By Miro Popkhadze*
(FPRI) — The breakup of the Soviet Union brought freedom, independence, and sovereignty to its member republics without clearly demarcating their borders. The non-demarcated boundaries created numerous conflicts and points of contention in countries across the South Caucasus.
The origins of these border disputes trace back to Joseph Stalin’s nationalities policy of delimitation from the 1920s. The policy aimed partly to change the administrative division of the USSR and partly to adjust the boundaries of its territorial units while serving Stalin’s efforts to consolidate power. The still-frozen conflicts of Abkhazia, South Ossetia, and Nagorno-Karabakh are three examples of the legacy of Stalin’s policy.
But another, lesser-known border dispute over the David Gareja Monastery Complex, which resulted from these territorial adjustments, has locked Tbilisi and Baku in a standstill for almost a hundred years. The complex was founded by St. David Garejeli, one of the 13 Christian missionaries who arrived in Georgia from Mesopotamia in the 6th century. The complex is located in Eastern Georgia, 25km from Tbilisi and consists of 19 medieval monasteries with approximately 5,000 cells. Even though Georgia had been invaded and divided numerous times, David Gareja had always remained within its political boundaries until Stalin pushed for his policy of nationalities, which changed Georgia’s border with Azerbaijan leaving a part of the complex under the jurisdiction of Azerbaijan Soviet Republic.
Although smaller in scale, this particular dispute does escalate tensions from time to time, undermining the good neighborly relationship between Georgia and Azerbaijan and further threatening the fragile stability in the South Caucasus.
In March 2019, during her visit to Azerbaijan, Georgian President Salome Zurabishvili raised the issue of the border delimitation disagreement between the two countries. Then, on April 20, while visiting the David Gareja Monastery Complex, Zurabishvili raised the issue again. She called for progress in the border delimitation talks and pressed for swift demarcation of the site.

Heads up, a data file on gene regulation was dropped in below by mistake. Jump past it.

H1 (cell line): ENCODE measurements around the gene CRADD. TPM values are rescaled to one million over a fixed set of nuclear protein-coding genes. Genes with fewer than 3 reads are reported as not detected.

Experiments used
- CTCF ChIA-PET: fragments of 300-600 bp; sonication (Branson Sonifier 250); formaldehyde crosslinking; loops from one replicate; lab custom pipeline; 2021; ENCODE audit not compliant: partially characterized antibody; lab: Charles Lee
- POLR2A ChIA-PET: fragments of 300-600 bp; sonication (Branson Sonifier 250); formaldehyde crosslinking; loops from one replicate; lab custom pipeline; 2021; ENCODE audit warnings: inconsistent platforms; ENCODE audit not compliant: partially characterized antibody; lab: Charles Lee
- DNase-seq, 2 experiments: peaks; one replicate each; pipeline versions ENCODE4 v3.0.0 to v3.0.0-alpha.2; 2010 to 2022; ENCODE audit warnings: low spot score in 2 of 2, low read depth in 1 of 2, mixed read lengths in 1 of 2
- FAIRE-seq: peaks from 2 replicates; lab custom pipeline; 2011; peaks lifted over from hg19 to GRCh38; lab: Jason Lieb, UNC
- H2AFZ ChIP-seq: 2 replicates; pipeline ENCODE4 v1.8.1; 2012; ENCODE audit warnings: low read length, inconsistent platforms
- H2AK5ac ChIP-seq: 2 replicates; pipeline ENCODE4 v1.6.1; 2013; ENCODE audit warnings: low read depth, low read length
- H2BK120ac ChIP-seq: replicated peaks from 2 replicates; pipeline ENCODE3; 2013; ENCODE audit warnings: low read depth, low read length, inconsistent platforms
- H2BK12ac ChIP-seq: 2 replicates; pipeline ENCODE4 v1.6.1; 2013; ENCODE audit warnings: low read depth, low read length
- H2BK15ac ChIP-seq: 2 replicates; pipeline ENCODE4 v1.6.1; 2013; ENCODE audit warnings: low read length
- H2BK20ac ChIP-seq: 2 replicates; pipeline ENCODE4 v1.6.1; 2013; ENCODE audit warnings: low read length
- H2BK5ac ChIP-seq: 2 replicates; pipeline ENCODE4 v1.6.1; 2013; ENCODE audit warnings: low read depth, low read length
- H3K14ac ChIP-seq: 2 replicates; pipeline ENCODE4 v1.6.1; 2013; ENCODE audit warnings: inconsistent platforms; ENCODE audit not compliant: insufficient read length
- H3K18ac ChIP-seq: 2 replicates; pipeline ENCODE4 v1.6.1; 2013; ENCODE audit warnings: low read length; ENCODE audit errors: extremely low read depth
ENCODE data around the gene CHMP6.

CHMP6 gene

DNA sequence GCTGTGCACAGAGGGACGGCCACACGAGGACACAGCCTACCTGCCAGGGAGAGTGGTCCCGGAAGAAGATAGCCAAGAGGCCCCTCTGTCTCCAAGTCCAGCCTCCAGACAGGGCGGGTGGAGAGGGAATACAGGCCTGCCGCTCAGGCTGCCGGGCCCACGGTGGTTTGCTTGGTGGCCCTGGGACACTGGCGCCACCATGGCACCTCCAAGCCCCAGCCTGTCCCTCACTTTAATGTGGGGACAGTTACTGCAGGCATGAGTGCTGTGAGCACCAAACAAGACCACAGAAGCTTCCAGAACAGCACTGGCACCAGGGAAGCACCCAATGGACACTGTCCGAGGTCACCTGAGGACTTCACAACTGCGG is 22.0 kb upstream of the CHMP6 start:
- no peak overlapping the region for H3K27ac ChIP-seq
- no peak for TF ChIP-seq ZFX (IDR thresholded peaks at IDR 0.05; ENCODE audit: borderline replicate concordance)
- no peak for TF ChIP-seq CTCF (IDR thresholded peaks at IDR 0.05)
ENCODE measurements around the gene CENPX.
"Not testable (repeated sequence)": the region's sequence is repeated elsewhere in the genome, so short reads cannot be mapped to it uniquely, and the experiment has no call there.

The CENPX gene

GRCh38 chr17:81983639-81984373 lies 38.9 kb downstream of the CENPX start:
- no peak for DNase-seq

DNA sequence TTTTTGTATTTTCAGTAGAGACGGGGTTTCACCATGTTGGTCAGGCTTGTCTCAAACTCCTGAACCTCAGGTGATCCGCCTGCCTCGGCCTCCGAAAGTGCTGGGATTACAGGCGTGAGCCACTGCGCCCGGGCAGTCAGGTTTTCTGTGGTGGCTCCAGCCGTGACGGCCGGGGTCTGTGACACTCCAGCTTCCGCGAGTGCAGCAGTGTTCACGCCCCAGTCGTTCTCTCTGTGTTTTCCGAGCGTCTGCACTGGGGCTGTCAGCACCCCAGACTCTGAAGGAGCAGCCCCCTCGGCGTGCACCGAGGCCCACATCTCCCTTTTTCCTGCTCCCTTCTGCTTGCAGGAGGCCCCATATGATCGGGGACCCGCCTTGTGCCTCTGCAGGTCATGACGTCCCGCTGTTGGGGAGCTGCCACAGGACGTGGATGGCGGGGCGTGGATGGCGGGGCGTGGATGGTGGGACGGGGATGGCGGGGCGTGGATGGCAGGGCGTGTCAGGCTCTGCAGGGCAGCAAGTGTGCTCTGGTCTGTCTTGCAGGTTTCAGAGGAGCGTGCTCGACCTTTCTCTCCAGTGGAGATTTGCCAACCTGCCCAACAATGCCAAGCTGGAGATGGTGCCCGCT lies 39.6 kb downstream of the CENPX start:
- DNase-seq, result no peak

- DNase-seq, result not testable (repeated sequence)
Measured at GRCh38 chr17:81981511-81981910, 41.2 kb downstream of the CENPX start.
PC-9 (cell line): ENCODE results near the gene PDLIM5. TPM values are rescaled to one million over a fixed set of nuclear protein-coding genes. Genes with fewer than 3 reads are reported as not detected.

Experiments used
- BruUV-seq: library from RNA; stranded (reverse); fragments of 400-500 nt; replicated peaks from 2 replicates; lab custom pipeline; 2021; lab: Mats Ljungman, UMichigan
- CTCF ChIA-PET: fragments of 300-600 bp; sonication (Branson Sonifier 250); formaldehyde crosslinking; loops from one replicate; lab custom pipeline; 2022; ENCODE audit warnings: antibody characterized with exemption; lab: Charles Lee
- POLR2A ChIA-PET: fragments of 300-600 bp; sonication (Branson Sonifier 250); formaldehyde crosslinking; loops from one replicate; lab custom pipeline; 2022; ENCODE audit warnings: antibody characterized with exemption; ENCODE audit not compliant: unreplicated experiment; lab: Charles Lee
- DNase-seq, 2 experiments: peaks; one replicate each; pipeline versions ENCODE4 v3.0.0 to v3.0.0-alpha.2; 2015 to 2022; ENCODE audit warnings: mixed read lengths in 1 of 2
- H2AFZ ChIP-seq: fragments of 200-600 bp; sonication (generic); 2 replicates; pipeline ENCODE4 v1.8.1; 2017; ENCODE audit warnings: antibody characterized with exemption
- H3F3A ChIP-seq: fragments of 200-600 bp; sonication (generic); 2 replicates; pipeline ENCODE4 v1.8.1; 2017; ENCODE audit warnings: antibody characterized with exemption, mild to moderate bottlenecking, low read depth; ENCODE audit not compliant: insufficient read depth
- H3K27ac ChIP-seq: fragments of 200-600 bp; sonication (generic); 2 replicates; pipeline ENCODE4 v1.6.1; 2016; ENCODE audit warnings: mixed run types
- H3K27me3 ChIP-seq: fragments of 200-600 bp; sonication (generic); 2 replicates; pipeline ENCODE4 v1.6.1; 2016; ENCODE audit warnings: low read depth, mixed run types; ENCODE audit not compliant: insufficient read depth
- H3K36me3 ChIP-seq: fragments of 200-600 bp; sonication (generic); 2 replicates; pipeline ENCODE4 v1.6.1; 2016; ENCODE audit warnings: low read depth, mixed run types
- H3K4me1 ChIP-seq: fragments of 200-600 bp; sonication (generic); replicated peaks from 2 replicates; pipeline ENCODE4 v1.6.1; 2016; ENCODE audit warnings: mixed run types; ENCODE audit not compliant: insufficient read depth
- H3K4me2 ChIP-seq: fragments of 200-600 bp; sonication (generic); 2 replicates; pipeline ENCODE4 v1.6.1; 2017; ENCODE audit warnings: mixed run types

Zurabishvili’s statements ignited widespread discontent in Azerbaijan as Baku exerts full legal control over the area. In response to the Georgian President’s statements, right before the Orthodox Easter celebration, Baku closed access to the monastery for Georgian priests, monks, and other visitors. Baku reopened the border three days later. The two countries’ foreign ministers took steps to defuse the tension and avoid escalation. Georgian Foreign Minister David Zalkaliani said, “I have spoken with my Azerbaijani colleague and Georgian Interior Minister has contacted his colleague in the country. The problem has been settled for now.”
Although the border closure was brief and temporary, it still managed to inflame public emotions. Populist and nationalist leaders made provocative, xenophobic, and offensive statements. The statements also contributed to the growing anti-Turkish, anti-Azerbaijani, and anti-Georgian propaganda campaigns in both capitals; they also exacerbated religiously infused resentments. Troll and bot networks jumped into the public debate fomenting discord and dissension while promoting increasingly divisive narrativesbeneficial only to Moscow.
At the government level, both sides took reasonably moderate positions to reduce tension and avoid further escalation. Georgian Minister of the Interior Giorgi Gakharia called for restraint while urging both sides to treat the issue with more care and prudence. Baku also expressed its readiness to discuss the delimitation and demarcation process of the Azerbaijan-Georgia border. To get the ball rolling, both sides appointed deputy foreign ministers as heads of Border Delimitation Commissions to lead the talks.
The dissolution of the Soviet Union in the early 1990s, in a sense, provided an opening, a window of opportunity, for both sides to finally settle the issue of David Gareja after decades of complaints during Soviet times.
Successive Georgian governments proposed various options, offering land swaps to Baku, in order to bring the entire complex under Georgian jurisdiction. However, every such attempt from Tbilisi was met with Baku’s refusal, citing the monastery’s strategic and historical importance for Azerbaijan.